Recently the story of Jesus’ healing of Blind Bartimaeus really moved and challenged me. It’s not only because Jesus healed Bartimaeus’ blindness, but the way in which He showed love and mercy to him. Checkout the scripture in Mark 10:46-52:
And they came to Jericho. And as he was leaving Jericho with his disciples and a great crowd, Bartimaeus, a blind beggar, the son of Timaeus, was sitting by the roadside. And when he heard that it was Jesus of Nazareth, he began to cry out and say, “Jesus, Son of David, have mercy on me!” And many rebuked him, telling him to be silent. But he cried out all the more, “Son of David, have mercy on me!” And Jesus stopped and said, “Call him.” And they called the blind man, saying to him, “Take heart. Get up; he is calling you.” And throwing off his cloak, he sprang up and came to Jesus. And Jesus said to him, “What do you want me to do for you?” And the blind man said to him, “Rabbi, let me recover my sight.” And Jesus said to him, “Go your way; your faith has made you well.” And immediately he recovered his sight and followed him on the way.
Look, I totally get that pretty much none of us have the power to restore sight. But, there is a lot we can learn about serving from this passage. First, look where Jesus met Bartimaeus. Jesus was hanging out just outside the city, a place we often find Jesus in scripture. This is really interesting, because hardly anyone would have chosen to spend time in such a place. That was the place that the lame, poor, and rejected spent their days, largely because they were deemed too spiritually impure to enter the cities. Yet, that is a place we often find Jesus spending his time. How much time do we spend in the places in our cities and towns where people have the largest needs? Even more bluntly, how much time do we actually spend with people who have great needs?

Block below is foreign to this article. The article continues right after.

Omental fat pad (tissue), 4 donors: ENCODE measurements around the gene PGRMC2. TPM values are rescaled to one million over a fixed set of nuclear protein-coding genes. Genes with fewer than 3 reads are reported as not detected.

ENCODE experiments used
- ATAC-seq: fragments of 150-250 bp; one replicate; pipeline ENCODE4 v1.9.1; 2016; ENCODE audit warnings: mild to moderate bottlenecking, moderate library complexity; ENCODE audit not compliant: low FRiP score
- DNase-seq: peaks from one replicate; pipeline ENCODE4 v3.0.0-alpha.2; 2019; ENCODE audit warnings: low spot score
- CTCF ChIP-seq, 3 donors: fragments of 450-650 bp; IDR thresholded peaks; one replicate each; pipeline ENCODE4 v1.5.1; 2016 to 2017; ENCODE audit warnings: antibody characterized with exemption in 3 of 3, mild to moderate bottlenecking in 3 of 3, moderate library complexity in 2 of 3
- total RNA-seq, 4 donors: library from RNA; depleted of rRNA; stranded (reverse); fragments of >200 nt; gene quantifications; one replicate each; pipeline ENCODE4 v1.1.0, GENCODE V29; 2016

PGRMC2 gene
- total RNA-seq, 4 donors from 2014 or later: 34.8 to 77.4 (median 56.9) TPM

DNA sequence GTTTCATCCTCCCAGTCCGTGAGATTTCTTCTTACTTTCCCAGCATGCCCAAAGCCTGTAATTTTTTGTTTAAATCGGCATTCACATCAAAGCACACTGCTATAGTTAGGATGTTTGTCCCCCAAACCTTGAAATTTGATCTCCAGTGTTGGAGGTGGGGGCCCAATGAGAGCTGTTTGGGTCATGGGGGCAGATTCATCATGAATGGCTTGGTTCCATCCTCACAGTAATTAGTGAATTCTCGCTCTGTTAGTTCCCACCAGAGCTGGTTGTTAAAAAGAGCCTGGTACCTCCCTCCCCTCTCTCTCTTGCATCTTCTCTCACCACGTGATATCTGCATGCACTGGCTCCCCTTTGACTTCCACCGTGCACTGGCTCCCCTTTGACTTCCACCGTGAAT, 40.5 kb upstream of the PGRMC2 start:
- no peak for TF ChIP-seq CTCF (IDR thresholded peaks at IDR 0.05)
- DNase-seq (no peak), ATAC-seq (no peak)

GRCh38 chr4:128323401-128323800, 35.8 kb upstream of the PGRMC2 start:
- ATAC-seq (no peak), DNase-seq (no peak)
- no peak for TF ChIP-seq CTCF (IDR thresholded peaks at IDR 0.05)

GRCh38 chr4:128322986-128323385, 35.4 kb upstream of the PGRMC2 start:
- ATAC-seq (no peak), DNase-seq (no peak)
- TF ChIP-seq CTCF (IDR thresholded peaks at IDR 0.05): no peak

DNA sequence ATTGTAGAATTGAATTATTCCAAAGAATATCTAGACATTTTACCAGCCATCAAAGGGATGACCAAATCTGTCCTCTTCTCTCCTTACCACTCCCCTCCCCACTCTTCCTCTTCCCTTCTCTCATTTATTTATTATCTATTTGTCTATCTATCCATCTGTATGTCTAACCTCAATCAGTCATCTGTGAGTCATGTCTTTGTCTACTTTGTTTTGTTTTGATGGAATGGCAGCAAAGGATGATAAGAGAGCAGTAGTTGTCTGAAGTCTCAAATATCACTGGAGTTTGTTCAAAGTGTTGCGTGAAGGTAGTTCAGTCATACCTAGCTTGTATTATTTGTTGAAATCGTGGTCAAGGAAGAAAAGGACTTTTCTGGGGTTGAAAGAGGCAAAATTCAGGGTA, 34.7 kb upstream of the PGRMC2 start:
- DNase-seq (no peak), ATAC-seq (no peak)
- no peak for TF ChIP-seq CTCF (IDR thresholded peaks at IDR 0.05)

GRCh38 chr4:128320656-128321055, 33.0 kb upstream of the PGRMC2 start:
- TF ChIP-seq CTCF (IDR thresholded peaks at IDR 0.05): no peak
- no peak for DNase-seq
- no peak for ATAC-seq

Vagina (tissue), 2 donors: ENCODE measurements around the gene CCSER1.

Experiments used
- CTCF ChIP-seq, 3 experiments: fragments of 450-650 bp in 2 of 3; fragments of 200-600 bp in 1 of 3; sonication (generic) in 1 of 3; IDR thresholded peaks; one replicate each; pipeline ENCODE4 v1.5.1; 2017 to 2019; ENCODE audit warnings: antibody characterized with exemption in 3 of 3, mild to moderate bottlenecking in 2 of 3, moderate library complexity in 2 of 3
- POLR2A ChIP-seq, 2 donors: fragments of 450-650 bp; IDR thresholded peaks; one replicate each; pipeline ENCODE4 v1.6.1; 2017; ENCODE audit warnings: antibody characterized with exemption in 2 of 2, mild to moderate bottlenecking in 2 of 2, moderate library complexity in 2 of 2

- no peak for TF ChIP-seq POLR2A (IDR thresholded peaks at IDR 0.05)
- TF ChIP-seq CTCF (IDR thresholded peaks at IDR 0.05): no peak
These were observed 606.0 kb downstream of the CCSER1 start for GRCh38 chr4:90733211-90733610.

Second, look at the question Jesus asks Bartimaeus. He point blank asks: what can I do for you? How often do we as individuals, leaders, and churches actually ask our communities, and the people in them with the greatest needs, what we can do for them? How much effort do we put into discovering what the deepest needs are in our community, and discerning how God can use us to meet those needs?
There are so many people right in our own backyards and communities that, like Bartimaeus, have needs that God can meet through us. Our challenge is to be like Jesus and to meet those people where they are. We can’t spend all of our lives in our areas of comfort, but like Christ need to step into the uncomfortable realities of our world so we can discover needs, and be used by God to meet them.